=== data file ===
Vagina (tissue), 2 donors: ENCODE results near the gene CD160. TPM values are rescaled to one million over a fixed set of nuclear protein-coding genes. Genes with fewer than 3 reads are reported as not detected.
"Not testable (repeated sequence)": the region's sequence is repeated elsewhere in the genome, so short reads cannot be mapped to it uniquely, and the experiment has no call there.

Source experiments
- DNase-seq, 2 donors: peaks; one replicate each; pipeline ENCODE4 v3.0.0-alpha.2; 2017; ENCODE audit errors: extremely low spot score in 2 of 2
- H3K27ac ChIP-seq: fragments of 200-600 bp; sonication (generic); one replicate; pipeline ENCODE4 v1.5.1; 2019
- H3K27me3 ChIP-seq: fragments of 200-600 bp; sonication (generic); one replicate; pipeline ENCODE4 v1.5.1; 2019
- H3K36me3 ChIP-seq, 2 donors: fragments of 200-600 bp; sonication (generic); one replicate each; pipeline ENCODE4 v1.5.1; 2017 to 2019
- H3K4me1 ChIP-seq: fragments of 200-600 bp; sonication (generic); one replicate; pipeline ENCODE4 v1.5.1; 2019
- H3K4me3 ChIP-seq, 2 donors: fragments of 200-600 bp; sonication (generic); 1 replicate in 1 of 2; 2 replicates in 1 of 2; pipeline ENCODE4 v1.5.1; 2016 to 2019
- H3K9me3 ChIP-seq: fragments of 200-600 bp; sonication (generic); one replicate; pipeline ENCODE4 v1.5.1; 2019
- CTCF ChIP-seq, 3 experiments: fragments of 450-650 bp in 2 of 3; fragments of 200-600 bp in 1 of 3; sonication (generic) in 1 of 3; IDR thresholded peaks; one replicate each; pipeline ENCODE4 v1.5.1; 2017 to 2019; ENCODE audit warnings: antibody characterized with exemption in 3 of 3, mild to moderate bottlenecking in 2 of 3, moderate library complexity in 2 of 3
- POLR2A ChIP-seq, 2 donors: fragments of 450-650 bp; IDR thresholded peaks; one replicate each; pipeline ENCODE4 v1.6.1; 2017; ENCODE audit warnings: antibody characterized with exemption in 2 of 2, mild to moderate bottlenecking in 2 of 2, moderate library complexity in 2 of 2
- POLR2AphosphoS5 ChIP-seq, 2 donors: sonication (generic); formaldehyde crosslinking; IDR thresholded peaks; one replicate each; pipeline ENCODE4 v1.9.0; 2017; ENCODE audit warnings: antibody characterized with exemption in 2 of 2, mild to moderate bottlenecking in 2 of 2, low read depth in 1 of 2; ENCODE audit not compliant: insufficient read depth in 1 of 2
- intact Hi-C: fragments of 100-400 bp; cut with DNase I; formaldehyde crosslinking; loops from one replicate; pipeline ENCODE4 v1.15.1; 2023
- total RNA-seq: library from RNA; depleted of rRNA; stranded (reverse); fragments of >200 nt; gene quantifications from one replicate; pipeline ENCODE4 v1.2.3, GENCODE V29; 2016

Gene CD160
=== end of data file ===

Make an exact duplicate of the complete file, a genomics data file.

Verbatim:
Vagina (tissue), 2 donors: ENCODE results near the gene CD160. TPM values are rescaled to one million over a fixed set of nuclear protein-coding genes. Genes with fewer than 3 reads are reported as not detected.
"Not testable (repeated sequence)": the region's sequence is repeated elsewhere in the genome, so short reads cannot be mapped to it uniquely, and the experiment has no call there.

Source experiments
- DNase-seq, 2 donors: peaks; one replicate each; pipeline ENCODE4 v3.0.0-alpha.2; 2017; ENCODE audit errors: extremely low spot score in 2 of 2
- H3K27ac ChIP-seq: fragments of 200-600 bp; sonication (generic); one replicate; pipeline ENCODE4 v1.5.1; 2019
- H3K27me3 ChIP-seq: fragments of 200-600 bp; sonication (generic); one replicate; pipeline ENCODE4 v1.5.1; 2019
- H3K36me3 ChIP-seq, 2 donors: fragments of 200-600 bp; sonication (generic); one replicate each; pipeline ENCODE4 v1.5.1; 2017 to 2019
- H3K4me1 ChIP-seq: fragments of 200-600 bp; sonication (generic); one replicate; pipeline ENCODE4 v1.5.1; 2019
- H3K4me3 ChIP-seq, 2 donors: fragments of 200-600 bp; sonication (generic); 1 replicate in 1 of 2; 2 replicates in 1 of 2; pipeline ENCODE4 v1.5.1; 2016 to 2019
- H3K9me3 ChIP-seq: fragments of 200-600 bp; sonication (generic); one replicate; pipeline ENCODE4 v1.5.1; 2019
- CTCF ChIP-seq, 3 experiments: fragments of 450-650 bp in 2 of 3; fragments of 200-600 bp in 1 of 3; sonication (generic) in 1 of 3; IDR thresholded peaks; one replicate each; pipeline ENCODE4 v1.5.1; 2017 to 2019; ENCODE audit warnings: antibody characterized with exemption in 3 of 3, mild to moderate bottlenecking in 2 of 3, moderate library complexity in 2 of 3
- POLR2A ChIP-seq, 2 donors: fragments of 450-650 bp; IDR thresholded peaks; one replicate each; pipeline ENCODE4 v1.6.1; 2017; ENCODE audit warnings: antibody characterized with exemption in 2 of 2, mild to moderate bottlenecking in 2 of 2, moderate library complexity in 2 of 2
- POLR2AphosphoS5 ChIP-seq, 2 donors: sonication (generic); formaldehyde crosslinking; IDR thresholded peaks; one replicate each; pipeline ENCODE4 v1.9.0; 2017; ENCODE audit warnings: antibody characterized with exemption in 2 of 2, mild to moderate bottlenecking in 2 of 2, low read depth in 1 of 2; ENCODE audit not compliant: insufficient read depth in 1 of 2
- intact Hi-C: fragments of 100-400 bp; cut with DNase I; formaldehyde crosslinking; loops from one replicate; pipeline ENCODE4 v1.15.1; 2023
- total RNA-seq: library from RNA; depleted of rRNA; stranded (reverse); fragments of >200 nt; gene quantifications from one replicate; pipeline ENCODE4 v1.2.3, GENCODE V29; 2016

Gene CD160